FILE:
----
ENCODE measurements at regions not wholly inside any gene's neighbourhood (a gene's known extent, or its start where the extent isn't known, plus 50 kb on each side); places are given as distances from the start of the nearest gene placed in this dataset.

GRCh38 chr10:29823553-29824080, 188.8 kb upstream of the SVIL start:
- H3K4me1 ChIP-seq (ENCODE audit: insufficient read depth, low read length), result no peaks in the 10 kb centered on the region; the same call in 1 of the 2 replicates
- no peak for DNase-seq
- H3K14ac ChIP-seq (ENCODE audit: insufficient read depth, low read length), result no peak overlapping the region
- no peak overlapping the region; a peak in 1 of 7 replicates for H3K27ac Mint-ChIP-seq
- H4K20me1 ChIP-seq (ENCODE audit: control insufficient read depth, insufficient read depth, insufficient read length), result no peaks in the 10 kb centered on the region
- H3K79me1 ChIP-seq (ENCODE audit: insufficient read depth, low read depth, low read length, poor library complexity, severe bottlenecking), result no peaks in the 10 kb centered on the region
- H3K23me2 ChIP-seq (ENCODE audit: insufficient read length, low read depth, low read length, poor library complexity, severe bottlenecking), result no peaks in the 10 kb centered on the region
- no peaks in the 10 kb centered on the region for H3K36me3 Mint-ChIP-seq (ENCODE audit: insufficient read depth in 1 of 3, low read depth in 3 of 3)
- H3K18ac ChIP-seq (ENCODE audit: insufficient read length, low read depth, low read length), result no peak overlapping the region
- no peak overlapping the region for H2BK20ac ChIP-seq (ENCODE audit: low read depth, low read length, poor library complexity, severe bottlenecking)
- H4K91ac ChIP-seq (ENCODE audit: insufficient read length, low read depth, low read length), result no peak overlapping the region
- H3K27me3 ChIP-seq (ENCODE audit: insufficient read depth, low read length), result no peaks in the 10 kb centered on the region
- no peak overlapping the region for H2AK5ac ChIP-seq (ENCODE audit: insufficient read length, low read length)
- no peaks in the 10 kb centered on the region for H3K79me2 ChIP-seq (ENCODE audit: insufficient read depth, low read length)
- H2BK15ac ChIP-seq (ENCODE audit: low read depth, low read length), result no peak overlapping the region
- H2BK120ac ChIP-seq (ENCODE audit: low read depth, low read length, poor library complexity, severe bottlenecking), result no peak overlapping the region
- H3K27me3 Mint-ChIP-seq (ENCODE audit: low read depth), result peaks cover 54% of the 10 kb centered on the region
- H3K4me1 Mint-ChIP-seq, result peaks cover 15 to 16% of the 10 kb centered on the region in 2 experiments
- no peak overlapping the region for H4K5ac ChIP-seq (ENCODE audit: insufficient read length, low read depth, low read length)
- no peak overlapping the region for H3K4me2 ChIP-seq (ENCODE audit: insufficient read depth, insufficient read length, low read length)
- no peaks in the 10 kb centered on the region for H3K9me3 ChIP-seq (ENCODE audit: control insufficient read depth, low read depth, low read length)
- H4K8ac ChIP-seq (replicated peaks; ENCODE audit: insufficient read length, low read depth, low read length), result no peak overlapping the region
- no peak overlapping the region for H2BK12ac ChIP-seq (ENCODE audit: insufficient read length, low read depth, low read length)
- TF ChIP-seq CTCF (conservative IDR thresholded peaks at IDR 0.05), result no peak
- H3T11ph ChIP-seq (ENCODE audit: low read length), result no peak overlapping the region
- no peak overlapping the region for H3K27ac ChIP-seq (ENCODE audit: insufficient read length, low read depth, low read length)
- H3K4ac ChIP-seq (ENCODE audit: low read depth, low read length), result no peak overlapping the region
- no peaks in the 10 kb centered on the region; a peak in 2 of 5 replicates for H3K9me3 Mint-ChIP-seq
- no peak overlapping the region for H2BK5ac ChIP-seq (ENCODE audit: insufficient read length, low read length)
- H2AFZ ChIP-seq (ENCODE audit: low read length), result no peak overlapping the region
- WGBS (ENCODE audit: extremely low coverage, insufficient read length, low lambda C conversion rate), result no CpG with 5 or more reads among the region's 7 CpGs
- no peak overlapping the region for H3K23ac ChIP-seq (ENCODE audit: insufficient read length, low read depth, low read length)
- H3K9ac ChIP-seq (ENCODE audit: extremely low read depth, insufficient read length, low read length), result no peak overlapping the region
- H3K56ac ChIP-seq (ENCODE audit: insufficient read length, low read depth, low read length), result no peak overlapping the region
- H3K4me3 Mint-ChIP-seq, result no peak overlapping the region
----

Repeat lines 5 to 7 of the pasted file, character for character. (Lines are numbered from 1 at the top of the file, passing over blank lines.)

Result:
- H3K14ac ChIP-seq (ENCODE audit: insufficient read depth, low read length), result no peak overlapping the region
- no peak overlapping the region; a peak in 1 of 7 replicates for H3K27ac Mint-ChIP-seq
- H4K20me1 ChIP-seq (ENCODE audit: control insufficient read depth, insufficient read depth, insufficient read length), result no peaks in the 10 kb centered on the region